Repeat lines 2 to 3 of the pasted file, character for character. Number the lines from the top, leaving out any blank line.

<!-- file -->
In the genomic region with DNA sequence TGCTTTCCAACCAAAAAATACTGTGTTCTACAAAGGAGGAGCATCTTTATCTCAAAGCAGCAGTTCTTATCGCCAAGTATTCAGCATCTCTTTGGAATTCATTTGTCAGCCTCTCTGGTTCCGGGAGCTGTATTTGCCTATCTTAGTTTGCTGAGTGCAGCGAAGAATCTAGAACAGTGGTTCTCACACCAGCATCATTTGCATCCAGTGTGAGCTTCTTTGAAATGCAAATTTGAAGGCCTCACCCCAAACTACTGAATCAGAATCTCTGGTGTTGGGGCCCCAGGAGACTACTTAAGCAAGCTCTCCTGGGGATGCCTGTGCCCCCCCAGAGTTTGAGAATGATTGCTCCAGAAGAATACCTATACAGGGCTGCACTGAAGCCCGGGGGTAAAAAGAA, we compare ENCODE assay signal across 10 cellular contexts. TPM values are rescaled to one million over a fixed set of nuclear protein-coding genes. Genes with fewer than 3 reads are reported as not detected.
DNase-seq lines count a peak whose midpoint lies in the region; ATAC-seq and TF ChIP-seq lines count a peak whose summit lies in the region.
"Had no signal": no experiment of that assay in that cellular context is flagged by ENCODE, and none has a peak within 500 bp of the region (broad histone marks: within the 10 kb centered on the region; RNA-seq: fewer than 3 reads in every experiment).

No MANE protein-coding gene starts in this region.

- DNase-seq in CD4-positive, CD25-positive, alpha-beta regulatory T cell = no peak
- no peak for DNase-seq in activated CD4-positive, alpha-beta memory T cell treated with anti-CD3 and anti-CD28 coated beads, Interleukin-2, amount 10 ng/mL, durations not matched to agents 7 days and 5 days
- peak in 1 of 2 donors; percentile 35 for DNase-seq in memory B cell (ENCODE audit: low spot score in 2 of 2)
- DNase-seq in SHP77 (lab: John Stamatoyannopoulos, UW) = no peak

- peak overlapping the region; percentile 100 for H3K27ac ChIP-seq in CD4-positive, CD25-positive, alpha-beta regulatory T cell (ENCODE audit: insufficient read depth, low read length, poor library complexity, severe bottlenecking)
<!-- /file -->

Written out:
DNase-seq lines count a peak whose midpoint lies in the region; ATAC-seq and TF ChIP-seq lines count a peak whose summit lies in the region.
"Had no signal": no experiment of that assay in that cellular context is flagged by ENCODE, and none has a peak within 500 bp of the region (broad histone marks: within the 10 kb centered on the region; RNA-seq: fewer than 3 reads in every experiment).